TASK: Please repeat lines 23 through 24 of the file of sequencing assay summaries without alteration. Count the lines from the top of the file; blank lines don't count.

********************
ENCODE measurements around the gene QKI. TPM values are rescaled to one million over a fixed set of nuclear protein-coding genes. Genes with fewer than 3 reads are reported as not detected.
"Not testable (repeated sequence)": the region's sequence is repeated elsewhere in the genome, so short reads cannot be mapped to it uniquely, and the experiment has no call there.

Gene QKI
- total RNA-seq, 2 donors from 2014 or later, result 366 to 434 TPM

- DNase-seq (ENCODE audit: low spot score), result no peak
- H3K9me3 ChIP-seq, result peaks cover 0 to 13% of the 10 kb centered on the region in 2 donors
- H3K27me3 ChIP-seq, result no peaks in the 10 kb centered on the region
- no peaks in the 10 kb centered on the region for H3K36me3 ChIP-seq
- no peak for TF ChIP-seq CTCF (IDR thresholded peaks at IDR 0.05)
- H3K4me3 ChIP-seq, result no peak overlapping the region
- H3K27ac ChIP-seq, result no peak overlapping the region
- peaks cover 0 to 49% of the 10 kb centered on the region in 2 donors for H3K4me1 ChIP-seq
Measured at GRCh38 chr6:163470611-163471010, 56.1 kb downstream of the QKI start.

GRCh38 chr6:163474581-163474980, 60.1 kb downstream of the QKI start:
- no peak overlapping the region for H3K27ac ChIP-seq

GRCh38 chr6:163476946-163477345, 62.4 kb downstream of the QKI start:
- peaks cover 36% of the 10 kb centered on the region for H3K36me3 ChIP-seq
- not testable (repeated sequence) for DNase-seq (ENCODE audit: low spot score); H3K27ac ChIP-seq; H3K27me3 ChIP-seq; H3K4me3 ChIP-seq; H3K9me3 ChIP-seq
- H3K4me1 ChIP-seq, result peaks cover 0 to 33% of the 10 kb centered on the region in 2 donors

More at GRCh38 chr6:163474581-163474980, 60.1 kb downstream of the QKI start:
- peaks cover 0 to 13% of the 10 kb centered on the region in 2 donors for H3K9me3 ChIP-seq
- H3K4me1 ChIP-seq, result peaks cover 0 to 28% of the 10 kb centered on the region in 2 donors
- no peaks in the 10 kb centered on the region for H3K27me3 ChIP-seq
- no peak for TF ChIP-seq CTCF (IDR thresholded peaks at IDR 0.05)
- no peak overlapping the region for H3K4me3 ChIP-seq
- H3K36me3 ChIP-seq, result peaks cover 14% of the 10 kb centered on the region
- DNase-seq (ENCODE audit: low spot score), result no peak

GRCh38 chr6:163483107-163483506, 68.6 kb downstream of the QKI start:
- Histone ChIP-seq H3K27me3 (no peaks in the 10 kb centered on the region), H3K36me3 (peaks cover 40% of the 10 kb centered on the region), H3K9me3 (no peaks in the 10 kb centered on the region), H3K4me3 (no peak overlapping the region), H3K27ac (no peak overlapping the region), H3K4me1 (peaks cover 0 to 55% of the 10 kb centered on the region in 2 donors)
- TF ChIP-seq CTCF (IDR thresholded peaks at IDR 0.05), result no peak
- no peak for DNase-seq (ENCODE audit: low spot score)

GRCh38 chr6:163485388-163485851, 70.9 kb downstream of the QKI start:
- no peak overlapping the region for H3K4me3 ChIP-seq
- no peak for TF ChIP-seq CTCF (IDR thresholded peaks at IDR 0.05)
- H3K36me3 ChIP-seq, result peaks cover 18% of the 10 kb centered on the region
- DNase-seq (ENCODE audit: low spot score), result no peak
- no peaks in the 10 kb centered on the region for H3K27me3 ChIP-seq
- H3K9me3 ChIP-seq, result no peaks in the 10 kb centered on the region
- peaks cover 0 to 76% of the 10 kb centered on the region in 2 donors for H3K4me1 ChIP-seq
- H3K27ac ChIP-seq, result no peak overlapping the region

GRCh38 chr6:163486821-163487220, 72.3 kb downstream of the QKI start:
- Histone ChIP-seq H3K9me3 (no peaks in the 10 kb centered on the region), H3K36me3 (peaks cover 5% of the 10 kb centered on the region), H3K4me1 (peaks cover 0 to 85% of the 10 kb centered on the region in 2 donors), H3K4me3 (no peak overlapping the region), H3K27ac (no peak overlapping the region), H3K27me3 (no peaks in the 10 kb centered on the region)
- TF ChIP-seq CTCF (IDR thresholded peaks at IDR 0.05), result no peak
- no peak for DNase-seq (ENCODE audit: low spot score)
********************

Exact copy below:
- no peaks in the 10 kb centered on the region for H3K27me3 ChIP-seq
- no peak for TF ChIP-seq CTCF (IDR thresholded peaks at IDR 0.05)